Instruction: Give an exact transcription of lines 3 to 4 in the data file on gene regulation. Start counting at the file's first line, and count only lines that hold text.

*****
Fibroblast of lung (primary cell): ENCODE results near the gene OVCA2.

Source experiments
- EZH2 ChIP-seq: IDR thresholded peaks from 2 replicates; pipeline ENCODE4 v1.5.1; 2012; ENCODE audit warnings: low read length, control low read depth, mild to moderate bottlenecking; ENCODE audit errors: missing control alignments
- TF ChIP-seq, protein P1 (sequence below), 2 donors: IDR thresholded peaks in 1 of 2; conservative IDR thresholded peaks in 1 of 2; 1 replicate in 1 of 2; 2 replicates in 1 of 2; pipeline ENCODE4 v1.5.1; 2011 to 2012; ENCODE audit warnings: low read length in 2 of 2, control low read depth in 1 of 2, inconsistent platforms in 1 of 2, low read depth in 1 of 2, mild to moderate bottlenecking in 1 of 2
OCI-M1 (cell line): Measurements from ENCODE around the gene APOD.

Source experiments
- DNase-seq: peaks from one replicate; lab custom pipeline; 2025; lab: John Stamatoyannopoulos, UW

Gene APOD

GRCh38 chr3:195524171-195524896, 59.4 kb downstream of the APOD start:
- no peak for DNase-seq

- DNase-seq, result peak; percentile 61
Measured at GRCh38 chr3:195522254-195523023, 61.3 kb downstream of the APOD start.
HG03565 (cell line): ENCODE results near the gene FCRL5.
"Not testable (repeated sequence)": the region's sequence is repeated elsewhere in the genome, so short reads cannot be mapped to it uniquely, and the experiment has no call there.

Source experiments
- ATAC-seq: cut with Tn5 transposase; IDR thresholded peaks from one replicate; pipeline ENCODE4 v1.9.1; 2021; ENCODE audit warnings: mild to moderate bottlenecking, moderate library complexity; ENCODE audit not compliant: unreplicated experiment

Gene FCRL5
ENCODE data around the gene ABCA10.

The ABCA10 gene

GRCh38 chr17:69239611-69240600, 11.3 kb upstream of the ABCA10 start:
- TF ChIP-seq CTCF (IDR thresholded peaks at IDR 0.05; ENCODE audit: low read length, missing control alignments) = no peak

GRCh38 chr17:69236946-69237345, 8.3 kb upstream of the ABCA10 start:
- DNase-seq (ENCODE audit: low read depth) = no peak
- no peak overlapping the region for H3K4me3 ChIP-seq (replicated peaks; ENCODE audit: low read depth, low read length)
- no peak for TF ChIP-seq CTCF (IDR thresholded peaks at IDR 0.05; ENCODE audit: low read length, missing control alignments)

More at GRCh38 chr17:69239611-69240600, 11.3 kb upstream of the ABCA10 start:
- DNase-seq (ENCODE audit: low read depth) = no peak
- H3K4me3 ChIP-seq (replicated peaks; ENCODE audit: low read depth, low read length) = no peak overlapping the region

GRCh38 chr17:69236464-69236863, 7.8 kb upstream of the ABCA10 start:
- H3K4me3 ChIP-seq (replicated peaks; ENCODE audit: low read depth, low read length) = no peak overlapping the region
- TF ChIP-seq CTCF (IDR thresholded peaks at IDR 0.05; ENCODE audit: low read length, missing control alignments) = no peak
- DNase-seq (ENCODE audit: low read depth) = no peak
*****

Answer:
- EZH2 ChIP-seq: IDR thresholded peaks from 2 replicates; pipeline ENCODE4 v1.5.1; 2012; ENCODE audit warnings: low read length, control low read depth, mild to moderate bottlenecking; ENCODE audit errors: missing control alignments
- TF ChIP-seq, protein P1 (sequence below), 2 donors: IDR thresholded peaks in 1 of 2; conservative IDR thresholded peaks in 1 of 2; 1 replicate in 1 of 2; 2 replicates in 1 of 2; pipeline ENCODE4 v1.5.1; 2011 to 2012; ENCODE audit warnings: low read length in 2 of 2, control low read depth in 1 of 2, inconsistent platforms in 1 of 2, low read depth in 1 of 2, mild to moderate bottlenecking in 1 of 2